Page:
.comment-link {margin-left:.6em;}

Tillabooks: Will's Book Blog

Sunday, October 15, 2006

Poe's Lightouse edited by Christopher Conlon

Poe's Lightouse: All New Collaborations with Edgar Allen Poe edited by Christopher Conlon. Baltimore, Maryland: Cemetery Dance Publications, 2006. ISBN: 1-58767-128-X

At his death, Edgar Allen Poe left a recently begun fragment of a story, titled “The Lighthouse” by George Edward Woodbury, who published it in his 1909 biography The Life of Edgar Allan Poe. Read the original fragment here.

Now Christopher Conlon has put together a collection of stories by various authors, each based in some fashion, more or less, on the Poe fragment. There are twenty-three (23) stories in all, including one by the editor himself. I have to confess that I didn't recognize very many of the anthology's authors. Names I did recognize include Kage Baker, Mike Resnick and Chelsea Quinn Yarbro.

The concept is certainly an intriguing one, but the actual execution leaves something to be desired. The basic problem, I think, is in the Poe fragment itself. There just isn't enough “there” there. A man consigned to spend a year alone in a lighthouse. That's about it, really, and although there are hints of more, few of the authors are able to weave them into anything of substance.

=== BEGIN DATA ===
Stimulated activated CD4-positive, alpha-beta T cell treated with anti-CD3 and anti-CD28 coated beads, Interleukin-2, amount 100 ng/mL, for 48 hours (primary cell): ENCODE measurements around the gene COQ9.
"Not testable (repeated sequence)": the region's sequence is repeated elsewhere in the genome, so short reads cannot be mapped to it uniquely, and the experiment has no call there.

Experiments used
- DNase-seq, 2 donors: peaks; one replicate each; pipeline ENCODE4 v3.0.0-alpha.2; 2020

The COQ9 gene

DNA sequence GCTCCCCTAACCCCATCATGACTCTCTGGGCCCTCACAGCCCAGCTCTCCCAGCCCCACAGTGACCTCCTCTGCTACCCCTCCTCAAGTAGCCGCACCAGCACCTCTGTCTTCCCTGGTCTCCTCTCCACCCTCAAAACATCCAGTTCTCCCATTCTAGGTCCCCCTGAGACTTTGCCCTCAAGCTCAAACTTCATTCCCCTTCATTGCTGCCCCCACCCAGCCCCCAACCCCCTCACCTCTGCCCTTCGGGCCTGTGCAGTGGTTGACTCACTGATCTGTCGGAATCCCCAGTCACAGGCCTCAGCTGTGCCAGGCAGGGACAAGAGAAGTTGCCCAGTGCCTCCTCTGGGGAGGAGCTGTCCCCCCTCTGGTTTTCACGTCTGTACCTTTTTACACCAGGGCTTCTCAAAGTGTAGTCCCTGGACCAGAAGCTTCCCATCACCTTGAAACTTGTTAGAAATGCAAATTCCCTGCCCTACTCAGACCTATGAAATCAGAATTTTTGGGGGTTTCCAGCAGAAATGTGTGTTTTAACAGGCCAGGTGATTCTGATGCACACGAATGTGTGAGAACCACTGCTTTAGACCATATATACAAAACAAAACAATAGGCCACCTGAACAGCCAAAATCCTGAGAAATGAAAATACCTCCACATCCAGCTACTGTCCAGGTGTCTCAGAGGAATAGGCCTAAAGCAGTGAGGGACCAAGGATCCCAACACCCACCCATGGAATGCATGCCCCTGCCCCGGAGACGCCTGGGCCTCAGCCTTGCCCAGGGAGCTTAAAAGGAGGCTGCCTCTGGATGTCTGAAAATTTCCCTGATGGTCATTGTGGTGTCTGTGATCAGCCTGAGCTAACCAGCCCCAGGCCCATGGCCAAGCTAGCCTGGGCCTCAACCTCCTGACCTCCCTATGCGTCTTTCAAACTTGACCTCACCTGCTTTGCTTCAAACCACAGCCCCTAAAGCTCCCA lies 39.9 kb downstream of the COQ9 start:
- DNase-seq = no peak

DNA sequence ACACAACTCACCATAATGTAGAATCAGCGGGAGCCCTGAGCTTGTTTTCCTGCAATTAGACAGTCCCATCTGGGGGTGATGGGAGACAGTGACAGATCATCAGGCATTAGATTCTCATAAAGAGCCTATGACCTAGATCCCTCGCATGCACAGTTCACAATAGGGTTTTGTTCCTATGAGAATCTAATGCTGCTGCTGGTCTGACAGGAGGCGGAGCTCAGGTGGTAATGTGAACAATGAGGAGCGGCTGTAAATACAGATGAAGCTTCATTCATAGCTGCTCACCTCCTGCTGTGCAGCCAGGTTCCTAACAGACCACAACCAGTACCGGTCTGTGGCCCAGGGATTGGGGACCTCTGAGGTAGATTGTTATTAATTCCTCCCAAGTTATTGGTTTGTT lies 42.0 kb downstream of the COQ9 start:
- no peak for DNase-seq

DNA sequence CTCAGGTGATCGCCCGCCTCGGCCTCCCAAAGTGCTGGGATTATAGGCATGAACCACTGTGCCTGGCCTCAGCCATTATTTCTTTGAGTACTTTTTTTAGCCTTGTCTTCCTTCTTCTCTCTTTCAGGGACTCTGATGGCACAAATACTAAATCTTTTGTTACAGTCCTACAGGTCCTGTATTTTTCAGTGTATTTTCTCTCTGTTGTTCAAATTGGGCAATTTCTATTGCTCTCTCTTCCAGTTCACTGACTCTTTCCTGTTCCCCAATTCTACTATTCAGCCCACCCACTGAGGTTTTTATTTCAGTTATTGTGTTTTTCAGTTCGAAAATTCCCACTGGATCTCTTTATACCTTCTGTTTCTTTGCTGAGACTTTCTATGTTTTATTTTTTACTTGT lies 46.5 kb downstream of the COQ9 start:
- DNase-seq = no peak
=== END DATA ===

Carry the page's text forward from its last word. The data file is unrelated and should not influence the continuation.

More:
The only real hint of anything supernatural comes in this line: “I could half fancy there was some peculiarity in the echo of these cylindrical walls — but oh, no! — this is all nonsense.” There is also a hint of physical danger: the base of the lighthouse building is described as extending 20 feet or so below sea level into the ground, and “the sea has been known to run higher here than any where with the single exception of the Western opening of the Straits of Magellan.”

There are also a couple of oblique references to someone named De Grät, who apparently had difficulty in obtaining this posting for the man in the lighthouse, and who also made some prophecy or other, presumably having to do with the effects of the isolation on the new keeper. There is a dog, Neptune, to keep the man company, and another acquaintance named Orndoff, who luckily is NOT present to hassle with his "intolerable gossip — not to mention that everlasting mëerschaum."

That's about it, so far as elements to work with go. The various writers take a variety of tacks, but few of them really exploit even these few hints that they are given in a way that seems truly worthy of the other tales by Poe with which we are so familiar. I was disappointed, frankly, in most of these stories, but I didn't feel it was so much the fault of the authors as it was in the flatness, the basic inadequacy of what they were given to work with.

Only marginally recommended, primarily for those who just HAVE to read anything related to the inimitable Poe.

0 Comments:

Post a Comment

Links to this post:

Create a Link

<< Home